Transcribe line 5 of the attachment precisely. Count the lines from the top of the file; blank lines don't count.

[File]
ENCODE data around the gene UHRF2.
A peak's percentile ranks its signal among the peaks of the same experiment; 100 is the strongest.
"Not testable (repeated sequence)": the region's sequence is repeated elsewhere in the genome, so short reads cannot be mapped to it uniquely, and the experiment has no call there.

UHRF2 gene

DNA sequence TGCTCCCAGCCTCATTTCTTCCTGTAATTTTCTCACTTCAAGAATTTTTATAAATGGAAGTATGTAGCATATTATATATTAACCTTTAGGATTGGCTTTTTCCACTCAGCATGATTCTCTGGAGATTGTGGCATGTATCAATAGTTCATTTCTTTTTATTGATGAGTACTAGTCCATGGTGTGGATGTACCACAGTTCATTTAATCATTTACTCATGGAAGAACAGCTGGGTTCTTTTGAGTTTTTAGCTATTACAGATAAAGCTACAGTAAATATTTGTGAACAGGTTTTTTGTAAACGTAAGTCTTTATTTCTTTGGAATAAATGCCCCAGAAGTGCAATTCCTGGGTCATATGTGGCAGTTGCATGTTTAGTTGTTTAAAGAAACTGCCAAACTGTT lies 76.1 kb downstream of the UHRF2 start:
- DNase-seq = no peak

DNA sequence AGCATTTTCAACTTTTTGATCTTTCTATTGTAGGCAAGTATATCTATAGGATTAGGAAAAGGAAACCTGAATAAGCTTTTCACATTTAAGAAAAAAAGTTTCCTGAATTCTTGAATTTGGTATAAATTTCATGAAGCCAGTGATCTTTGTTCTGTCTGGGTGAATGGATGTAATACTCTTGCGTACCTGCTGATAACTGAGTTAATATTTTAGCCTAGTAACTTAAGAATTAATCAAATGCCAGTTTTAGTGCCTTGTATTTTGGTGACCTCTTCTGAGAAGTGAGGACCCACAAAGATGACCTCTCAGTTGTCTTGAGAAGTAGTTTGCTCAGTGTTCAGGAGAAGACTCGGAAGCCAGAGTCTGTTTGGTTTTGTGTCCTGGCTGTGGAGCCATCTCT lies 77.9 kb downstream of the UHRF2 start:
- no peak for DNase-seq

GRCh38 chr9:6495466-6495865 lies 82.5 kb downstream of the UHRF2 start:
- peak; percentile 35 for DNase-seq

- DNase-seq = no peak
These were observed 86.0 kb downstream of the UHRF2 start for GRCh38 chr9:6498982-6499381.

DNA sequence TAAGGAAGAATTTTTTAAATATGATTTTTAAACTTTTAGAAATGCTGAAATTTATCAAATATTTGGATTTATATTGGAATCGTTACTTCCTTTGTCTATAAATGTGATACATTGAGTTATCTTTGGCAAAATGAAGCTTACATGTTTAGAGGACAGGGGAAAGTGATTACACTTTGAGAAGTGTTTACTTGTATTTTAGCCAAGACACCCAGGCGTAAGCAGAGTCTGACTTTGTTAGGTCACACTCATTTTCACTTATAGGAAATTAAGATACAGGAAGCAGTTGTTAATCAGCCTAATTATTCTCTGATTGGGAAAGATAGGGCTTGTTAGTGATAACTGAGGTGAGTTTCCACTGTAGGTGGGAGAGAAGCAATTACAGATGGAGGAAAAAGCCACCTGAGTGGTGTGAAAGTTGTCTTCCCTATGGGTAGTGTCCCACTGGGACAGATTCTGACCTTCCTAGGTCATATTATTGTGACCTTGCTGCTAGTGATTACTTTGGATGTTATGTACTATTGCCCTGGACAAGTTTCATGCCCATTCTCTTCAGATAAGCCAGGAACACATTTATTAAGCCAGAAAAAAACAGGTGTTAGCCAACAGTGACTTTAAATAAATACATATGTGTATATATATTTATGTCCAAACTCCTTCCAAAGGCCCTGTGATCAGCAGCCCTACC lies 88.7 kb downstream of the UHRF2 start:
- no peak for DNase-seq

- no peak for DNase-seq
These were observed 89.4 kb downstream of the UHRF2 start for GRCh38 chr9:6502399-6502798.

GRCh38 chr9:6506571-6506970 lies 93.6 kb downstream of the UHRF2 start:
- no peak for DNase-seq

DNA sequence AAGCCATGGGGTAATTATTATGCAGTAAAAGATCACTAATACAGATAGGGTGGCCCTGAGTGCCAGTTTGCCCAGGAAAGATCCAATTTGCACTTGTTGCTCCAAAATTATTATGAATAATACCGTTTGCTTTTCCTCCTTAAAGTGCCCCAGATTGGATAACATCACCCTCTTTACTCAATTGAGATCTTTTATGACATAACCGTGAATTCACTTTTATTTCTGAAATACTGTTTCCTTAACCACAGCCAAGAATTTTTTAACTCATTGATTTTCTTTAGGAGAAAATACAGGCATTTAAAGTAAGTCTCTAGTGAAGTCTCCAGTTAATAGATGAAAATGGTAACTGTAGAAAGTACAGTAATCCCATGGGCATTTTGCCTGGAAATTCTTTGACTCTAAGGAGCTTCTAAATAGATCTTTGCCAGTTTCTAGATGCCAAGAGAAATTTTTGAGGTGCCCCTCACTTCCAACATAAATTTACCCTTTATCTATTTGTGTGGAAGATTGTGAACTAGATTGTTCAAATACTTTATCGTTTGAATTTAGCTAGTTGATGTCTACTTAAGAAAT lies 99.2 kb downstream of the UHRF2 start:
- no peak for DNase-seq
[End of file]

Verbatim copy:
DNA sequence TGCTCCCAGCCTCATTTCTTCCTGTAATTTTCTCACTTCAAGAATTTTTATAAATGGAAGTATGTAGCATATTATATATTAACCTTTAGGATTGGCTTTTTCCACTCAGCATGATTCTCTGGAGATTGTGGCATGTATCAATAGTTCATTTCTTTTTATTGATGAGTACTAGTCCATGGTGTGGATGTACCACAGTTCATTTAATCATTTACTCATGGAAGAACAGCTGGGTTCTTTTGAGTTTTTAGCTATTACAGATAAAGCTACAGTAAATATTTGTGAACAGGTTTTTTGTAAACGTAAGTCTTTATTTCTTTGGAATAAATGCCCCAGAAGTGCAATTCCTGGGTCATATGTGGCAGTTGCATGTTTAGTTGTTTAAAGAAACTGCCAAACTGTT lies 76.1 kb downstream of the UHRF2 start: